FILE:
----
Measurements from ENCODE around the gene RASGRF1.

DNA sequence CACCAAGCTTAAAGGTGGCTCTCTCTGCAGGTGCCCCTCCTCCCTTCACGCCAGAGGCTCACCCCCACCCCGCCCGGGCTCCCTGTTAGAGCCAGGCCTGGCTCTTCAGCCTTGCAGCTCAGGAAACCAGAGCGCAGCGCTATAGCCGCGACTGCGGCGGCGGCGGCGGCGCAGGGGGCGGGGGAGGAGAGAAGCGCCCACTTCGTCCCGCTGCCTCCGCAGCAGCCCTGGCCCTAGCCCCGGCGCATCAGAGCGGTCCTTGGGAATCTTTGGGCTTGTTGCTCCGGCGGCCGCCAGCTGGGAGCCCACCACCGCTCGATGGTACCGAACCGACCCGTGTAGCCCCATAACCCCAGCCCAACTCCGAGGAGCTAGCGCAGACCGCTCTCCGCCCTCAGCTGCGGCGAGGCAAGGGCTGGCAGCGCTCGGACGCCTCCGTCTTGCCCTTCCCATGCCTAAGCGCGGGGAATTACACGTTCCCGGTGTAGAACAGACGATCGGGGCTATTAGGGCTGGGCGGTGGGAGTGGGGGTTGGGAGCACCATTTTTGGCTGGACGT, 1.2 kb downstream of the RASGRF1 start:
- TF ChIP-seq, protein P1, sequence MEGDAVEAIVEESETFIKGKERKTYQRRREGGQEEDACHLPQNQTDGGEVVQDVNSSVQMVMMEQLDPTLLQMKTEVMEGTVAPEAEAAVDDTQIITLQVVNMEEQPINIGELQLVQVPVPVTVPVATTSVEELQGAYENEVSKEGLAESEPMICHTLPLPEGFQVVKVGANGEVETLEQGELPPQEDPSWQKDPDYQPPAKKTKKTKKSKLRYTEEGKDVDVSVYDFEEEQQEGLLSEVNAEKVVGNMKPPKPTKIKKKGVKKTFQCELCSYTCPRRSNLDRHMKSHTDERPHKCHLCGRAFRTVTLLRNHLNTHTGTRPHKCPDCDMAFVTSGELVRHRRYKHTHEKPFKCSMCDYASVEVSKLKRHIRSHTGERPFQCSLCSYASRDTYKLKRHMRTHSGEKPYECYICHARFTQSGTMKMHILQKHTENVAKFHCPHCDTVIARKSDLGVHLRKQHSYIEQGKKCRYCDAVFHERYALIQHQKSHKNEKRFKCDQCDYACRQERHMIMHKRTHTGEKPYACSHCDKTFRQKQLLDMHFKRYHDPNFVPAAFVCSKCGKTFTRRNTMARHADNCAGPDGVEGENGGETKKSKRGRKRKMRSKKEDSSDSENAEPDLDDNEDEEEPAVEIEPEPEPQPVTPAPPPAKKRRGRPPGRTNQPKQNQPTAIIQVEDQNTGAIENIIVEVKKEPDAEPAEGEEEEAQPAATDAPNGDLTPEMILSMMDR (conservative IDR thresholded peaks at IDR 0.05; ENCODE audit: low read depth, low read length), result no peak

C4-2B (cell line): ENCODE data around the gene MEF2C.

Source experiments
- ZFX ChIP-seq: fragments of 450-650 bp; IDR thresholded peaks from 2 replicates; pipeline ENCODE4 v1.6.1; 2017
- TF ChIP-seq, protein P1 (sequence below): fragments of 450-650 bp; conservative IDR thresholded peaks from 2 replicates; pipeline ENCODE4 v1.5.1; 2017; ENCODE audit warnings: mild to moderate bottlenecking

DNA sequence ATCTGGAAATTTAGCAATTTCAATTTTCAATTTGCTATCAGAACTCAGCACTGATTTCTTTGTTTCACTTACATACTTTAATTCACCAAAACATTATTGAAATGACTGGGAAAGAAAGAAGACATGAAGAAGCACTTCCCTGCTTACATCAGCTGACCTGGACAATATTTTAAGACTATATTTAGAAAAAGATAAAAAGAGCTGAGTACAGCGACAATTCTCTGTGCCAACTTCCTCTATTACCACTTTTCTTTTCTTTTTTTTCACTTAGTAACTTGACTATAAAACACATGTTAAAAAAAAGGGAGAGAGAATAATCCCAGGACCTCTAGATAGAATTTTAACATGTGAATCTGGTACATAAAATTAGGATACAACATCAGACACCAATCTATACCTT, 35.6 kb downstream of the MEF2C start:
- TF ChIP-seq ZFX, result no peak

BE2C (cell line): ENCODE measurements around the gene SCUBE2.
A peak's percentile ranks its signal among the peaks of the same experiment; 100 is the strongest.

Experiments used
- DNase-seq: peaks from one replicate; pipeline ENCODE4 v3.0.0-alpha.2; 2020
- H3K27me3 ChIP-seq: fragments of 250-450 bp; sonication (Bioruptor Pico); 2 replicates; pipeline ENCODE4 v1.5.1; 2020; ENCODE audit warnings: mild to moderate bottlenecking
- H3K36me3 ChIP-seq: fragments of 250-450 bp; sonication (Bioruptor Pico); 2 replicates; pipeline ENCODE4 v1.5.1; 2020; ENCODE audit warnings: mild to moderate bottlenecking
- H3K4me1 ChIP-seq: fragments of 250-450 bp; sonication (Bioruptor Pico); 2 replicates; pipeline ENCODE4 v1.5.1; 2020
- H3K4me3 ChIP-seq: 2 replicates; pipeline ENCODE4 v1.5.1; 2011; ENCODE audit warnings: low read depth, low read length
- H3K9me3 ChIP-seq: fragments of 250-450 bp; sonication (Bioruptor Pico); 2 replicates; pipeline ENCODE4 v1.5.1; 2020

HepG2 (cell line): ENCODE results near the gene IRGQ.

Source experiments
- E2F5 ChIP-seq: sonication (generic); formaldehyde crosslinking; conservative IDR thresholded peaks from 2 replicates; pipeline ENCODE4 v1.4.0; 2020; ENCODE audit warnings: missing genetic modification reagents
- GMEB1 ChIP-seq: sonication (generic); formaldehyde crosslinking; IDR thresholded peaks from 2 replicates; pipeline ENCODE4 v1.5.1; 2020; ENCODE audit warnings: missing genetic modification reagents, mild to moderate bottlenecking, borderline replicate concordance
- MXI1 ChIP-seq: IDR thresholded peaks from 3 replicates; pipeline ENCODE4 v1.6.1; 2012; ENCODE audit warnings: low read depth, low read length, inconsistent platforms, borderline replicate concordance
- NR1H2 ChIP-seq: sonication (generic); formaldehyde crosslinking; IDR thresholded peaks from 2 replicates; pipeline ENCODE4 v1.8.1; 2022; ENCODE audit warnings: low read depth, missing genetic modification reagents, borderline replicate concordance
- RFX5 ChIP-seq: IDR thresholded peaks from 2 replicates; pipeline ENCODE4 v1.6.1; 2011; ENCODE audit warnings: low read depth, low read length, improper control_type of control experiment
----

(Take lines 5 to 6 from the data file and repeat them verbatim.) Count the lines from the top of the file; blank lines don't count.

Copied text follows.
Source experiments
- ZFX ChIP-seq: fragments of 450-650 bp; IDR thresholded peaks from 2 replicates; pipeline ENCODE4 v1.6.1; 2017